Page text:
The large room on the first floor of Sowetoâ€™s Orlando Stadium â€” filled with about 400 members of independent churches and religious bodies â€” erupts into ululations and applause as Prophet Samuel Radebe, head of the Revelation Church of God, enters.
â€śHow do we trust such biased, abusive liars?â€ť Radebe asks when he eventually addresses the gathering, mobilised by the All African Federation of Churches in response to what it sees as a bid by the state to control religion â€” driven by the Commission for the Promotion and Protection of the Rights of Cultural, Religious and Linguistic Communities.
In 2015, the commission began investigating the commercialisation of religion and the abuse of peopleâ€™s belief systems.
The commissionâ€™s chairperson, Thoko Mkhwanazi-Xaluva, says the investigation was undertaken following â€ścontroversial news reports and articles about pastors [that] have left a large section of society questioning whether religion has become a commercial institution or a commodity to enrich a fewâ€ť.
News reports have shone a light on preachersâ€™ potentially harmful practices, including spraying congregants with insecticide and making them eat snakes or drink petrol.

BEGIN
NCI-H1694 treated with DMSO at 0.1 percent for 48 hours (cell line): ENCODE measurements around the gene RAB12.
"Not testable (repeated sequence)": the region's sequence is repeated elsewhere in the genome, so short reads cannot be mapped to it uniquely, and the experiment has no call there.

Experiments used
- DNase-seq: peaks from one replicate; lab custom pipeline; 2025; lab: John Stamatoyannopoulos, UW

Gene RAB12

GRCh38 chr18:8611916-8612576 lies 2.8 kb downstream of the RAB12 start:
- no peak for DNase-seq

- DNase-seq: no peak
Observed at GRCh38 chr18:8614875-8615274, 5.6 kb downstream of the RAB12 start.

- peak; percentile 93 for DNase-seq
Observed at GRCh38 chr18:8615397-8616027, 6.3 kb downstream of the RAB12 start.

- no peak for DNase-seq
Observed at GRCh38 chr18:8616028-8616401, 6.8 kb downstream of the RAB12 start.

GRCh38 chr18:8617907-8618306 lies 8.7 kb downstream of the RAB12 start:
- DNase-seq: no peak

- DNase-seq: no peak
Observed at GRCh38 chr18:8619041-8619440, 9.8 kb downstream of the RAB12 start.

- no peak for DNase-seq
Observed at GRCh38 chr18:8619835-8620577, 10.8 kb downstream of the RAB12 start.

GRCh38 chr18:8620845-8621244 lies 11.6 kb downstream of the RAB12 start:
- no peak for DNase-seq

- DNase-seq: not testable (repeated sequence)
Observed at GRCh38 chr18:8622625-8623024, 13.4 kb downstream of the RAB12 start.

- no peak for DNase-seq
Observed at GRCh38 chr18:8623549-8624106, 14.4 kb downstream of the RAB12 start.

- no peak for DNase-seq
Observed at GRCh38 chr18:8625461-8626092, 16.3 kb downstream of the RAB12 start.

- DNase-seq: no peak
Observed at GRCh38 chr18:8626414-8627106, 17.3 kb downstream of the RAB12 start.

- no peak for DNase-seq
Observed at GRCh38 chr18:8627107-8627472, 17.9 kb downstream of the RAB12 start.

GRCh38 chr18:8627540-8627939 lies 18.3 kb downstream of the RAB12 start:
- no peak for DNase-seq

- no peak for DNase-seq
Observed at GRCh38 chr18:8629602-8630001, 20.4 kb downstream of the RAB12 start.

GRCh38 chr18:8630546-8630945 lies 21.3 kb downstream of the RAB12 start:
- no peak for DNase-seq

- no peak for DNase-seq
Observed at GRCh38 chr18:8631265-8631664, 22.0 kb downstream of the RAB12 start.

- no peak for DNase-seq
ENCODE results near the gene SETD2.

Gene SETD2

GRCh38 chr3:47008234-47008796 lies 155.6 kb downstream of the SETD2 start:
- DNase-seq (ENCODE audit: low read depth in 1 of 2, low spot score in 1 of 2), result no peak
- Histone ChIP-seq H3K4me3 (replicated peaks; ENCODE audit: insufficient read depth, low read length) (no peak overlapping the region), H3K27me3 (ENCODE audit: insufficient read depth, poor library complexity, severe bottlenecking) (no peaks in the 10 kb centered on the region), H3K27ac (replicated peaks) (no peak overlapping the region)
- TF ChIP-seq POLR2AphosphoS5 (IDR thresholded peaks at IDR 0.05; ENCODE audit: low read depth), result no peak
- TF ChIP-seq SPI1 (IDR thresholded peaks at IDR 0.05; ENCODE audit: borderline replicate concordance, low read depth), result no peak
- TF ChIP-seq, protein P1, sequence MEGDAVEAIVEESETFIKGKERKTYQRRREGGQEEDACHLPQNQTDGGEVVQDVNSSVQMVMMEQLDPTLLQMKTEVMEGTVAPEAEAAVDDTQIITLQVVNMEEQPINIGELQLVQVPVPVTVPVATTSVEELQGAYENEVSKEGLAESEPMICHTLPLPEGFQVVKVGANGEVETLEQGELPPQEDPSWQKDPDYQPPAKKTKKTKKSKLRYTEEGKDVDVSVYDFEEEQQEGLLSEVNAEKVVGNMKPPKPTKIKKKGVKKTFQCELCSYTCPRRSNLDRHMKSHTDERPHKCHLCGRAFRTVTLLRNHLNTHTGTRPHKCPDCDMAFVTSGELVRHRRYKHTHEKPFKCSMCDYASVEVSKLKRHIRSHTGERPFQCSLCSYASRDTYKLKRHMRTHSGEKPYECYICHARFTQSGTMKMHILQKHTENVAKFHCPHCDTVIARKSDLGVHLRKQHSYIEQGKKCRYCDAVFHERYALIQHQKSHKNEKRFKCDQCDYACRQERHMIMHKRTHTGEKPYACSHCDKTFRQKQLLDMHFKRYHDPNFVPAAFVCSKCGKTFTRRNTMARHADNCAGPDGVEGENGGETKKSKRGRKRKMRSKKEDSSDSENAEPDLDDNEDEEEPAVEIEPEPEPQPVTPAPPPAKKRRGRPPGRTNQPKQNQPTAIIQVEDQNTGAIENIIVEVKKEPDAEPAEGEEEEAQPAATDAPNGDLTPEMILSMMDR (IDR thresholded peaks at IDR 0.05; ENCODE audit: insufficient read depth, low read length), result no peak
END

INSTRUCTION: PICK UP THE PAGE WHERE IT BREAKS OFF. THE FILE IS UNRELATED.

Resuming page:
The commissionâ€™s report, which has been tabled before Parliament, includes a recommendation that all religious practitioners be registered with the commission through an accredited umbrella organisation of their choice.
â€śThis was necessitated by the fact that currently there is no comprehensive register where the communities can verify who is a bona fide religious practitioner â€¦ This register will also ensure that the religious leaders are compliant with the various laws of the country,â€ť the report noted.
The recommendations didnâ€™t sit well with those at Orlando Stadium on Saturday.
Radebe is a vocal opponent of the investigation. He refused to appear before the commission and ignored its request to view his churchâ€™s financial statements.
Guest speaker Liverson Mdongo kicks off the discussion: â€śToday we are gathered here in what is going to go down in the annals of history as a gathering of the religious community in protest.
â€śThe report amounts to state control of religion. There should always be, in any democracy, a distinction between religion and state,â€ť he states.